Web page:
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First-Line Supervisors: A Case for Training

By Lewis Eakins, Ph.D., chief security officer and director of public safety, Idaho State University, Pocatello

The first-line supervisor is often viewed as a critical player in highly effective law enforcement and public safety agencies and one of the positions with significant influence. Why is this becoming a general consensus among law enforcement leaders? It is because first-line supervisors are tasked with a broad and varied range of duties and responsibilities critical to the department’s success. They are vital for conveying the leaders’ vision and goals in order to secure buy-in and advance change on the front-line level.

First-line supervisors are no longer relegated only to running roll-call, performing a few administrative duties, and addressing minor disciplinary matters. With first-line supervisors being held responsible for supervising more than 85% of department personnel, there is an expectation that they spend more time in the field. This is important due to the changing role of first-line supervisors. They convey department leadership messages to the field officers and advise executives as to the morale and reaction of front-line officers. Often they serve as mentors to their officers. Moreover, first-line supervisors are being held accountable to de-escalate officers in use-of-force scenarios, address various forms of officer bias, initially manage critical incidents, and serve as change-agents for the deployment of new technology, equipment, or tactics. In essence, they are the backbone of the department while serving as a role model to their direct reports.

Unfortunately, it also is widely recognized that training for first-line supervisors lags behind the extensive demands and requirements for the position. There tends to be a lack of uniformity in training, and even though classic “failure to train” can result in lawsuits and vicarious liability, first-line supervisors usually assume their positions before they receive relevant training. Furthermore, the training they receive is usually in the classroom, rather than scenario-based. All these factors place first-line supervisors at a distinct disadvantage.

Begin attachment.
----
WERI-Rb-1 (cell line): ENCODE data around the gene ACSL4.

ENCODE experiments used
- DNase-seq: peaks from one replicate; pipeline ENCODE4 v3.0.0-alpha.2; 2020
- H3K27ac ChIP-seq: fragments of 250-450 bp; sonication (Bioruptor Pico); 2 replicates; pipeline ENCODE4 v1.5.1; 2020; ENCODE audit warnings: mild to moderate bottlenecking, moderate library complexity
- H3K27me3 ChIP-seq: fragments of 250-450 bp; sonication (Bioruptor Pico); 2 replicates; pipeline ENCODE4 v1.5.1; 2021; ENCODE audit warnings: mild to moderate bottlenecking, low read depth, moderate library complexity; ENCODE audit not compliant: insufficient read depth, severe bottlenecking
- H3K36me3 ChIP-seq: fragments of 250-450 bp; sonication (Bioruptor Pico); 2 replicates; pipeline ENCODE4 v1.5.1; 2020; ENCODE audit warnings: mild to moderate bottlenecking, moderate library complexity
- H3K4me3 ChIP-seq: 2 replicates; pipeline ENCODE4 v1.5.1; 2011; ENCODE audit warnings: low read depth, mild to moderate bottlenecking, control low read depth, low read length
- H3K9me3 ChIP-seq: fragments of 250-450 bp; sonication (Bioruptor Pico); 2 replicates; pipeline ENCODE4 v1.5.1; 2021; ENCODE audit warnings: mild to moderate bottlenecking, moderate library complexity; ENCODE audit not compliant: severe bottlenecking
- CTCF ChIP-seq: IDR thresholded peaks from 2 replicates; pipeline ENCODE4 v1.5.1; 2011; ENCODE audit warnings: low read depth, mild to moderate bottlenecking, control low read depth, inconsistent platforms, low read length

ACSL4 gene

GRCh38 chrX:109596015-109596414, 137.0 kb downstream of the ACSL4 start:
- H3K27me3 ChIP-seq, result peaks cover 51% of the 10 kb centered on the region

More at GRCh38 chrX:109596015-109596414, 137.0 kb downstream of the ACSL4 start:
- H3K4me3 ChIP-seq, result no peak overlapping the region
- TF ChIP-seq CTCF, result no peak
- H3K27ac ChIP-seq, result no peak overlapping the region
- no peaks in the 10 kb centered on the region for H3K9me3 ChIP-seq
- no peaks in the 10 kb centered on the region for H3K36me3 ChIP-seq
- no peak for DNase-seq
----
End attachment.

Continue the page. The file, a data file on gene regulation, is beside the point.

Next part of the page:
IACLEA leadership has recognized the need to properly train current and aspiring first-line supervisors specifically for a college or university environment. IACLEA’s Education and Learning Committee, which I am pleased to chair, was charged with designing and implementing a First-Line Supervisor Institute (FLSI) to fill this void. The inaugural FLSI will take place January 8–11, 2019, at the University of Maryland – College Park.

  • The first day of training will focus on personality assessments and leadership styles. It is important for first-line supervisors to understand who they are as individuals and the leadership style that will be most effective within their department.
  • The second day will encapsulate the process of transitioning from officer to supervisor and the performance management of subordinates.
  • The third day will consider the impact first-line supervisors have on morale and the perception of line officers. There will also be training on supervisory response to officer bias and techniques to use for de-escalation intervention.
  • Finally, on day four, attendees will gain an understanding of their role in managing critical incidents ranging from demonstrations to active-shooter scenarios.

What makes this training different from other off-the-shelf first-line training programs? The focus on first-line supervision relative to a campus environment using instructors with years of experience in campus public safety and law enforcement. Please consider sending current and aspiring first-line supervisors from your departments to this high-quality training program.


Register Now

January 8–11, 2019

University of Maryland – College Park

The early-bird discount was extended to December 1. Register now to save $80. The course is limited to approximately 30 students, and limited seats remain.


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